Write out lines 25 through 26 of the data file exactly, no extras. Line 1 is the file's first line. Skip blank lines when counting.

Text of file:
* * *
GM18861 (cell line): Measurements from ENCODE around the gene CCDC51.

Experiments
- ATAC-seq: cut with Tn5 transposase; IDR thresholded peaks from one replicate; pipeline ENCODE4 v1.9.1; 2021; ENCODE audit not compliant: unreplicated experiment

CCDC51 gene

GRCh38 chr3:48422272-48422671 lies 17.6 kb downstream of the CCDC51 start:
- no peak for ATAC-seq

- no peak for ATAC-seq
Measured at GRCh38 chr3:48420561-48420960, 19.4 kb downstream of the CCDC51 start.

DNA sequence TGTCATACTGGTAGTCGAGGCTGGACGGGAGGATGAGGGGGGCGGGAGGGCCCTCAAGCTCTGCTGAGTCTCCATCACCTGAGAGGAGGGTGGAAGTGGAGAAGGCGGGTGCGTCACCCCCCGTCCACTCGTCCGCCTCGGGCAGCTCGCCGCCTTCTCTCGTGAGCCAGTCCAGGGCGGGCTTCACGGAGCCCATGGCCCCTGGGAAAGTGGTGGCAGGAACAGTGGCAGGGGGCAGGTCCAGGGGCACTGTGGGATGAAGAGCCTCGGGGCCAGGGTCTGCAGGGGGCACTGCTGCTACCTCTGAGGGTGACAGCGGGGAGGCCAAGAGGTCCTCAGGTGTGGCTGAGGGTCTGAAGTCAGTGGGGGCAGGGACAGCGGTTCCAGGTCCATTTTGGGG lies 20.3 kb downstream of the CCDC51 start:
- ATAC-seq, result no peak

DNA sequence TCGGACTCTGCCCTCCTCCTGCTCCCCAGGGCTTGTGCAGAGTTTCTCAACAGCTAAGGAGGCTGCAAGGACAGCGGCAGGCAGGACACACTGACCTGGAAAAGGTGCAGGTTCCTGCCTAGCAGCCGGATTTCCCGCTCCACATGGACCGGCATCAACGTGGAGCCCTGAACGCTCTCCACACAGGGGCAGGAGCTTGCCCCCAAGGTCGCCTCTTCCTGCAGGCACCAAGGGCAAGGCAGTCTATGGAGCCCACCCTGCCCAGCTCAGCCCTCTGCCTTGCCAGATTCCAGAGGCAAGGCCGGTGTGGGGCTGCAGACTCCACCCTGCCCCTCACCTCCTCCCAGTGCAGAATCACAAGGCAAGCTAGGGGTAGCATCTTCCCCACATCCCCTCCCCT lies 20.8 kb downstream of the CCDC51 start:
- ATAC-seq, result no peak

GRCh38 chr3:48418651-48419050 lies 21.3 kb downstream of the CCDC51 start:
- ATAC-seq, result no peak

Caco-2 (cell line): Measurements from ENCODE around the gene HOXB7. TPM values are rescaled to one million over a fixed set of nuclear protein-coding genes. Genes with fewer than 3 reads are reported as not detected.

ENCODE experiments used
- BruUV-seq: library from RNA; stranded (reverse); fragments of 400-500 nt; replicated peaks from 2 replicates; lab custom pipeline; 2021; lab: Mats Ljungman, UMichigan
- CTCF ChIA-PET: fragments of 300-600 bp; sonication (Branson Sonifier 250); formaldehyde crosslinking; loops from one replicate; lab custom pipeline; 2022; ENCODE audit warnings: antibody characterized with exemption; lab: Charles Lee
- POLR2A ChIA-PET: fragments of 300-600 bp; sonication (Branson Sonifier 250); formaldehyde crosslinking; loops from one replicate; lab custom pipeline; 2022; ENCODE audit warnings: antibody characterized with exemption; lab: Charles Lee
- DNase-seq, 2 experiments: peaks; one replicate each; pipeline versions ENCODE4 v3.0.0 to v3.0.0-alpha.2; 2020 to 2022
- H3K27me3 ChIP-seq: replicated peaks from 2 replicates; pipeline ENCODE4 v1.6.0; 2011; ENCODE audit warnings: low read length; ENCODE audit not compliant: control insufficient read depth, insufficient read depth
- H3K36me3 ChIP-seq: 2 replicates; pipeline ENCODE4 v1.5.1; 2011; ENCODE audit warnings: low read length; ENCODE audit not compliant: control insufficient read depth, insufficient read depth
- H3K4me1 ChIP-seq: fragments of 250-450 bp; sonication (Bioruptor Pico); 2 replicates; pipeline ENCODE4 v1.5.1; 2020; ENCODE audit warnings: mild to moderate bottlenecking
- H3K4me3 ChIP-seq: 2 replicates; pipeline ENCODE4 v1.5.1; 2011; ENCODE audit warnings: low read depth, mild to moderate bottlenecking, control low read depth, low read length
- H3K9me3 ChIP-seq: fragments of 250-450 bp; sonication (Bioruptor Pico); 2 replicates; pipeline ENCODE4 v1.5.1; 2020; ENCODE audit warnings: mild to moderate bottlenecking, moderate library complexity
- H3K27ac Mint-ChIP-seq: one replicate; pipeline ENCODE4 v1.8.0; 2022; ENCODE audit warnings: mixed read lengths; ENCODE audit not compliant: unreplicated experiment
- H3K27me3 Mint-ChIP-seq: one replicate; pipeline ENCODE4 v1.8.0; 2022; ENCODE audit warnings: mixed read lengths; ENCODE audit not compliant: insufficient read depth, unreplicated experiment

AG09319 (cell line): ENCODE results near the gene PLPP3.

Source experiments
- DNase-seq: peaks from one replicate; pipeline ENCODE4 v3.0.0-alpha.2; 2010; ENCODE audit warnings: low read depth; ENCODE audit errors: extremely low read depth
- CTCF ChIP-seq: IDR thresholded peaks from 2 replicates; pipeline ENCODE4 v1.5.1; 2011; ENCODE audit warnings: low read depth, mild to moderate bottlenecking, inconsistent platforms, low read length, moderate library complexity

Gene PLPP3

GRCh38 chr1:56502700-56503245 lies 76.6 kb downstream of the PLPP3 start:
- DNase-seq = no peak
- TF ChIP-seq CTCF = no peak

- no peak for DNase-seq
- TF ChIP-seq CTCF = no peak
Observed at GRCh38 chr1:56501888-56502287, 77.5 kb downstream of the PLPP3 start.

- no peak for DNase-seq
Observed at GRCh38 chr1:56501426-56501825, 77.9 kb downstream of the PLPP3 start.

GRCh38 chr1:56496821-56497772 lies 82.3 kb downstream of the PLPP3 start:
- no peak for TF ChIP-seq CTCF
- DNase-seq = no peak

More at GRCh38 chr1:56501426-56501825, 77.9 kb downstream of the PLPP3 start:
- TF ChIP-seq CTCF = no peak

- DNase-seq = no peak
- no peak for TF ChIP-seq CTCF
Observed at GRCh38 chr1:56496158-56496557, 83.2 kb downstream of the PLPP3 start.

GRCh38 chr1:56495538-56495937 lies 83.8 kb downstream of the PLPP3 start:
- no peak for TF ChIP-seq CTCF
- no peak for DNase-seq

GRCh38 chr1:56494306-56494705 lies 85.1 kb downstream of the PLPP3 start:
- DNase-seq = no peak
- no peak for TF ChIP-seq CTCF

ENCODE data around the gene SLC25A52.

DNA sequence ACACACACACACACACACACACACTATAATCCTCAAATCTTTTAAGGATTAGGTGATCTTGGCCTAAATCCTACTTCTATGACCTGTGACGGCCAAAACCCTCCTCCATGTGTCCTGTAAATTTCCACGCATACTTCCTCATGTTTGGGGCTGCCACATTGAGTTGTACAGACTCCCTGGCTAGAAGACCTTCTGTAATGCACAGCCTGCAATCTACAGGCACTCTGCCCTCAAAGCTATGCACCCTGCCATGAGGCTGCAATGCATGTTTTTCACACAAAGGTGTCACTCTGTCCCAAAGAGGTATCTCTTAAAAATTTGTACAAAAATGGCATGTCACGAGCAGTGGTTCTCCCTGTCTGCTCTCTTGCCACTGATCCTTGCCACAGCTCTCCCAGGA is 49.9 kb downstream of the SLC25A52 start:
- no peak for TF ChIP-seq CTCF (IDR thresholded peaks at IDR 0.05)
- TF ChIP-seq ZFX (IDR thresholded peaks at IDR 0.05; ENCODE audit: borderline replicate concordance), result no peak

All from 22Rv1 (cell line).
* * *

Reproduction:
- H3K9me3 ChIP-seq: fragments of 250-450 bp; sonication (Bioruptor Pico); 2 replicates; pipeline ENCODE4 v1.5.1; 2020; ENCODE audit warnings: mild to moderate bottlenecking, moderate library complexity
- H3K27ac Mint-ChIP-seq: one replicate; pipeline ENCODE4 v1.8.0; 2022; ENCODE audit warnings: mixed read lengths; ENCODE audit not compliant: unreplicated experiment